September 25, 2000
Volume XXXIII, No. 34

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Dr. Margaret Brackley

Photo by Fernando Serna


When Dr. Margaret Brackley, associate professor of family nursing care, was in her first psychiatric nursing class in the 1960s, she became frustrated with the standard of care given to the mentally ill. It was a sign of her future career—stepping past the norm to work for change. "My instructor at the time said I could influence more people by going into teaching, so I did," she says.

Today Dr. Brackley is known for her innovative work with the San Antonio SAFE Family Project, one of the most important violence prevention research programs in South Texas. "Today the School of Nursing has a cadre of students and faculty who are conducting research and clinical practice on prevention of violence," she says. "I believe I have helped to create this situation by continuing to raise awareness about the plight of families living in violent situations. I believe when a persistent teacher/researcher is in what is important to them, more attention to an area of study results."

It certainly has in this case. Dr. Brackley and project founder Dr. Joe Thornton have attracted $1.6 million in grant funding for the SAFE Family Project from the U.S. Centers for Disease Control and Prevention. The program is a collaborative effort of the San Antonio Police Department and the University Health System, with a Web site at http://www.ci.sat.tx.us/sapd/SAFamily.htm. "We’re trying to improve the health care response to domestic violence," she says, "so that it is seen as a health care issue with long-term effects such as mental illness, depression, substance abuse and post-traumatic stress disorder."

Dr. Brackley’s research and classroom expertise is well appreciated by nursing Ph.D. students. She teaches the course, "Philosophy and Ethics in Health Care," using original sources and timely critiques from the literature to foster critical thinking about science, research, practice and the emerging role of nursing scientists. In the new doctoral course, "Qualitative Inquiry," she blends core content and recent developments in the field with direct application to each student’s research.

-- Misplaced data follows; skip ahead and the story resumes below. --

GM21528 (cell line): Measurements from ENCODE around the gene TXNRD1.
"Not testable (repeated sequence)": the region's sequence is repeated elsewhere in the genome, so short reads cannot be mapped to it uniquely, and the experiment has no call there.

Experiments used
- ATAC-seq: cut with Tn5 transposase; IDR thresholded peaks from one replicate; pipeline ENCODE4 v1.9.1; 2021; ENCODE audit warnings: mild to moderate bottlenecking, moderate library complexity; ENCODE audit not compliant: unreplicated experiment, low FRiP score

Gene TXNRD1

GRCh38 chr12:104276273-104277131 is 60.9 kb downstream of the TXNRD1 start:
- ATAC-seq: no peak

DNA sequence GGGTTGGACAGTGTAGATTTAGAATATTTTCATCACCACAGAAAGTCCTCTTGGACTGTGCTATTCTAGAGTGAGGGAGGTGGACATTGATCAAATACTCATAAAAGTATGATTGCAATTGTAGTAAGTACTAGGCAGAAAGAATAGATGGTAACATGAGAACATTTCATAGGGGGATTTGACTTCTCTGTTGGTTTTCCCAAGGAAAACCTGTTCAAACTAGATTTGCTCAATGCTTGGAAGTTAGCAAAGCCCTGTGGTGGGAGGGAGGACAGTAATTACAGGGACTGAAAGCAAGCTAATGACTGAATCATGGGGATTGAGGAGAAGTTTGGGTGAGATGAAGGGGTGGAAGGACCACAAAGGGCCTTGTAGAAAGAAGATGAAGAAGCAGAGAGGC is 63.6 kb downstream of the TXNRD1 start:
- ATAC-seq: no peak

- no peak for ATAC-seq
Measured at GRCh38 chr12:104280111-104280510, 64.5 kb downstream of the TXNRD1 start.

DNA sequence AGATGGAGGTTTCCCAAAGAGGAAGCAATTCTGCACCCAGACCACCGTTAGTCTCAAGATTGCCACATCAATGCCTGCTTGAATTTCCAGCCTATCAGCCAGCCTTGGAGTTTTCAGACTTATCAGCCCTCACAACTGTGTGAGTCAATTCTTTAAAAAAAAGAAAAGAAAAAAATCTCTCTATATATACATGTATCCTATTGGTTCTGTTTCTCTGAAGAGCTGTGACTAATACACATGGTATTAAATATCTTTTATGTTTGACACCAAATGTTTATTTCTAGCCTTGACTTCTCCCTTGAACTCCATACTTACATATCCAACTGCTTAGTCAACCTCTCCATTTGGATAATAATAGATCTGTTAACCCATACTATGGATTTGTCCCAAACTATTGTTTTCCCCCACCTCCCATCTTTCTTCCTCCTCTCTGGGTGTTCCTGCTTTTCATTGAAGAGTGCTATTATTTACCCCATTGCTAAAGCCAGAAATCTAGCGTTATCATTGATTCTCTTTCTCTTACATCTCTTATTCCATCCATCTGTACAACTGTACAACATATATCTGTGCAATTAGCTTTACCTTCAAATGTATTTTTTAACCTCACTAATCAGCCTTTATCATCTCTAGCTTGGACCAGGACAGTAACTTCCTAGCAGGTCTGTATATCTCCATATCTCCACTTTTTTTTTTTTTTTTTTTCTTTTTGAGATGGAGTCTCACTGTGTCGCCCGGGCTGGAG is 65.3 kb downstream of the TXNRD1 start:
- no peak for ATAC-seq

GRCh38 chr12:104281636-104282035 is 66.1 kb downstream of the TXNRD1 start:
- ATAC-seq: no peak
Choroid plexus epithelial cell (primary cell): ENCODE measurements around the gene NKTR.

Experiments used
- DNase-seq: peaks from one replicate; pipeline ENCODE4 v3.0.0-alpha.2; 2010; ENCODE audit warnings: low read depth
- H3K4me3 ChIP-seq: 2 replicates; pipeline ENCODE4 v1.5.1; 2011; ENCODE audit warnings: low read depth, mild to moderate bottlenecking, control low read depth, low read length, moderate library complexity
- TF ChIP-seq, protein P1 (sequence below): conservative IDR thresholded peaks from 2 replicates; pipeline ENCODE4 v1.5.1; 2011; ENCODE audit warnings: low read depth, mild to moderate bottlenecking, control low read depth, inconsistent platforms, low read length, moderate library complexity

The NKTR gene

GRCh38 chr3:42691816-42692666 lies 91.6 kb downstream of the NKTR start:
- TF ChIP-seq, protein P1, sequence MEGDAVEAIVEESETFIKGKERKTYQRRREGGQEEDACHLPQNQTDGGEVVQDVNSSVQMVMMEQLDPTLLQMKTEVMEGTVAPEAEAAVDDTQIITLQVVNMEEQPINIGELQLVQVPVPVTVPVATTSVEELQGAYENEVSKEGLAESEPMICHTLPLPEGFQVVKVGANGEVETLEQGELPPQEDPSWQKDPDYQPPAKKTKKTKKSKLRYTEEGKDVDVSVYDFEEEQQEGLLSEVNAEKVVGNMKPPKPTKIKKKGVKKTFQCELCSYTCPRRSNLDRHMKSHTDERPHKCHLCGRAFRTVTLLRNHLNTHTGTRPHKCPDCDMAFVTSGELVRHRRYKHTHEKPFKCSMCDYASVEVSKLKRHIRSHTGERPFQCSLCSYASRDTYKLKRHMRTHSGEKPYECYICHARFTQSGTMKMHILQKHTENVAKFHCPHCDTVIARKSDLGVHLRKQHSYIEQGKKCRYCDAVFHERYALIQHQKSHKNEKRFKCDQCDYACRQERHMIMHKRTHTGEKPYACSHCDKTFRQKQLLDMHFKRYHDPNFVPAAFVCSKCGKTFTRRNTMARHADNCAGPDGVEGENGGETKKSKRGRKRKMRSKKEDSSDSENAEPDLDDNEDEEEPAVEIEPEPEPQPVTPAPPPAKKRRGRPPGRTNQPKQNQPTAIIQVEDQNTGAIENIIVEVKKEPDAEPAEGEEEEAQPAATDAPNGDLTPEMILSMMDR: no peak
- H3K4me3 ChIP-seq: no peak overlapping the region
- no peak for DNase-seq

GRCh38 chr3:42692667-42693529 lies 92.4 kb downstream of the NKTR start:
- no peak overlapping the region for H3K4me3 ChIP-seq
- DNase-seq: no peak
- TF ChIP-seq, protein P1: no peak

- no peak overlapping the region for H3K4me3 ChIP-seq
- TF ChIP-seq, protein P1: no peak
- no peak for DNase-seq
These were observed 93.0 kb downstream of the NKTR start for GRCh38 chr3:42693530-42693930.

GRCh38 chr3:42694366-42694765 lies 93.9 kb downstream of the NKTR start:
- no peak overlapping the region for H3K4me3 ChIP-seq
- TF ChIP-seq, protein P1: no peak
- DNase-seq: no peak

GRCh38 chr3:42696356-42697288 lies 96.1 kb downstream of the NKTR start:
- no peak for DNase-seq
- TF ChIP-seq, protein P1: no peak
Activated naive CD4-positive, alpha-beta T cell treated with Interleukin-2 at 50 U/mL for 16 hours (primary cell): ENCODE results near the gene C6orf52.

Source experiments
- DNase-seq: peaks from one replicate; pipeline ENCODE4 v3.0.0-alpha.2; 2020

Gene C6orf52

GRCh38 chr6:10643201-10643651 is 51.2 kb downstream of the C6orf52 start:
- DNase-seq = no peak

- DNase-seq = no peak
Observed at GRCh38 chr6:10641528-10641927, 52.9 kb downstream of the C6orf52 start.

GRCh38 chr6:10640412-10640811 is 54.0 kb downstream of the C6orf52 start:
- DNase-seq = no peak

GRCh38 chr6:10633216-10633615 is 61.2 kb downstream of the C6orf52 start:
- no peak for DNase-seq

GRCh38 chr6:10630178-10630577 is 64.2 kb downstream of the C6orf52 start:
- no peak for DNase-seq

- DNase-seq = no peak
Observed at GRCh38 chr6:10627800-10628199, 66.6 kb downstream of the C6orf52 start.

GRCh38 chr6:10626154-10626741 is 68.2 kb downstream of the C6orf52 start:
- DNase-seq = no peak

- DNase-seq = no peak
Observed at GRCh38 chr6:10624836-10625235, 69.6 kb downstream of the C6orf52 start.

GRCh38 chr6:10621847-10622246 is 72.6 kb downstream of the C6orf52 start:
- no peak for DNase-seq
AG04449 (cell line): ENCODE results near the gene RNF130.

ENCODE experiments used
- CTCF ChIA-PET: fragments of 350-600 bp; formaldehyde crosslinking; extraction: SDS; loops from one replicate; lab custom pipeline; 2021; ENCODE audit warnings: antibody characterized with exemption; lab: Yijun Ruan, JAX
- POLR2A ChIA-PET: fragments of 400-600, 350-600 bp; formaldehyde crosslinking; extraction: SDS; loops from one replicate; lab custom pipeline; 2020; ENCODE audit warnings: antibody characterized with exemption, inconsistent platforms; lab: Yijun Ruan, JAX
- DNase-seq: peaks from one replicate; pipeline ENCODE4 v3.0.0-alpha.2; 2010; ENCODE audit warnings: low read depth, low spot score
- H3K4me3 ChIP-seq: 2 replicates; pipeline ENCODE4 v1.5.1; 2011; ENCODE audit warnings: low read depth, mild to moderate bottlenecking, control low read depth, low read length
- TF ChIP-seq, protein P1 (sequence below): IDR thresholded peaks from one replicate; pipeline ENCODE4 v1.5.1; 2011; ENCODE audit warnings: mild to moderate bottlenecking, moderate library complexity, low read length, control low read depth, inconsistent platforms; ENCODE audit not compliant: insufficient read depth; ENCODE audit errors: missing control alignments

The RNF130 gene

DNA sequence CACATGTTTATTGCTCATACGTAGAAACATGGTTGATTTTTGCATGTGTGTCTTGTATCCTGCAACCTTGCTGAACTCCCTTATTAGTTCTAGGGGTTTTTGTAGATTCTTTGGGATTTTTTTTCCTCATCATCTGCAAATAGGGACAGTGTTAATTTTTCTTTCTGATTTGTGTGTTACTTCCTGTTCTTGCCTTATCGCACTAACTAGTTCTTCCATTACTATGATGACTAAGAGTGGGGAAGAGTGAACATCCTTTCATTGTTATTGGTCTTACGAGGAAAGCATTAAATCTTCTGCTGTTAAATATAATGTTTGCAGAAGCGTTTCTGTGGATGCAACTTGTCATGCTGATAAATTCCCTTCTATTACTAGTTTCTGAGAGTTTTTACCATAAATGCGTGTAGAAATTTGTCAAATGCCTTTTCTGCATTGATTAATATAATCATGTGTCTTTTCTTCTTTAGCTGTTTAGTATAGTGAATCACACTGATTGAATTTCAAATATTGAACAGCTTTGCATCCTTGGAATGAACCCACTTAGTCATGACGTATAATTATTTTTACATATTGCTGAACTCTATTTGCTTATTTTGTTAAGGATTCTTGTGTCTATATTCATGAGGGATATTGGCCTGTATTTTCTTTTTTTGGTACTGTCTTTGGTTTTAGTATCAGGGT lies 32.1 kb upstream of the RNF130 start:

"I have been blessed with many excellent students who have become exceptional clinicians, teachers, researchers and leaders," she says. "In San Antonio and South Texas, many of my former students provide high-quality care as nurse practitioners and clinical specialists in many areas that were underserved prior to their arrival."

Even as Dr. Brackley brings students "state-of-the-science" knowledge, she has the ability to make "nursing theory come alive," says faculty colleague Dr. Yolanda Davila, chronic nursing care. Dr. Brackley took the lead role in the Ph.D. training of Dr. Davila, who was the first baccalaureate  to Ph.D. graduate from the nursing doctoral degree program offered through the Graduate School of Biomedical Sciences.

Graduate student Donna Scott Tilley and Dr. Brackley conducted focus group research for a project called "The Violent Lives of Battered Women: Critical Points for Intervention." "The research was a wonderful learning experience because Margaret explained the process as we went along, but allowed me to learn by taking a large part of the responsibility for the project," Tilley says.

Dr. Brackley, an Advanced Practice Nurse in Psychiatry/Primary Care, has taught at all levels and worked in psychiatric mental health. She received her Ph.D. in 1986 from Texas Woman’s University and joined the Health Science Center faculty in 1988. One of her other major areas of involvement is addiction treatment and research.

— Will Sansom